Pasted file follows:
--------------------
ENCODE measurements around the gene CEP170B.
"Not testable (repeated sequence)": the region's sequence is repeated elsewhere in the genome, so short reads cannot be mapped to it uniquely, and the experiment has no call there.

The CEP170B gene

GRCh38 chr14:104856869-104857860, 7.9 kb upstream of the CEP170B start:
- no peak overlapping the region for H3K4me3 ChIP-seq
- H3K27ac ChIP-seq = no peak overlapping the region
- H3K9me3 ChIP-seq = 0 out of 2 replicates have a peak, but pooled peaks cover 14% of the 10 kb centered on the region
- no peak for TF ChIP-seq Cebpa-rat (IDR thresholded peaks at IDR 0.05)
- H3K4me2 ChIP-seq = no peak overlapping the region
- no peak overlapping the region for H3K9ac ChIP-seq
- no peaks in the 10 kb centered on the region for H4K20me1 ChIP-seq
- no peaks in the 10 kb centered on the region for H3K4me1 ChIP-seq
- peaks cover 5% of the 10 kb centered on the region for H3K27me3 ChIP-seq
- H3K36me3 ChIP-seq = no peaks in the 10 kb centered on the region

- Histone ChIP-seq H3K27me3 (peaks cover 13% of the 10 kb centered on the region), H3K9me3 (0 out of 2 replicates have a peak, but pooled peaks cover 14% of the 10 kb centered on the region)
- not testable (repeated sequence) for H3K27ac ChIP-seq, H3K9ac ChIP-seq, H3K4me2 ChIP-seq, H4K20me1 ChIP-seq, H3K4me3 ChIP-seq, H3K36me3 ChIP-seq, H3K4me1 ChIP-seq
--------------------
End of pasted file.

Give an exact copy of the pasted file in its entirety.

ENCODE measurements around the gene CEP170B.
"Not testable (repeated sequence)": the region's sequence is repeated elsewhere in the genome, so short reads cannot be mapped to it uniquely, and the experiment has no call there.

The CEP170B gene

GRCh38 chr14:104856869-104857860, 7.9 kb upstream of the CEP170B start:
- no peak overlapping the region for H3K4me3 ChIP-seq
- H3K27ac ChIP-seq = no peak overlapping the region
- H3K9me3 ChIP-seq = 0 out of 2 replicates have a peak, but pooled peaks cover 14% of the 10 kb centered on the region
- no peak for TF ChIP-seq Cebpa-rat (IDR thresholded peaks at IDR 0.05)
- H3K4me2 ChIP-seq = no peak overlapping the region
- no peak overlapping the region for H3K9ac ChIP-seq
- no peaks in the 10 kb centered on the region for H4K20me1 ChIP-seq
- no peaks in the 10 kb centered on the region for H3K4me1 ChIP-seq
- peaks cover 5% of the 10 kb centered on the region for H3K27me3 ChIP-seq
- H3K36me3 ChIP-seq = no peaks in the 10 kb centered on the region

- Histone ChIP-seq H3K27me3 (peaks cover 13% of the 10 kb centered on the region), H3K9me3 (0 out of 2 replicates have a peak, but pooled peaks cover 14% of the 10 kb centered on the region)
- not testable (repeated sequence) for H3K27ac ChIP-seq, H3K9ac ChIP-seq, H3K4me2 ChIP-seq, H4K20me1 ChIP-seq, H3K4me3 ChIP-seq, H3K36me3 ChIP-seq, H3K4me1 ChIP-seq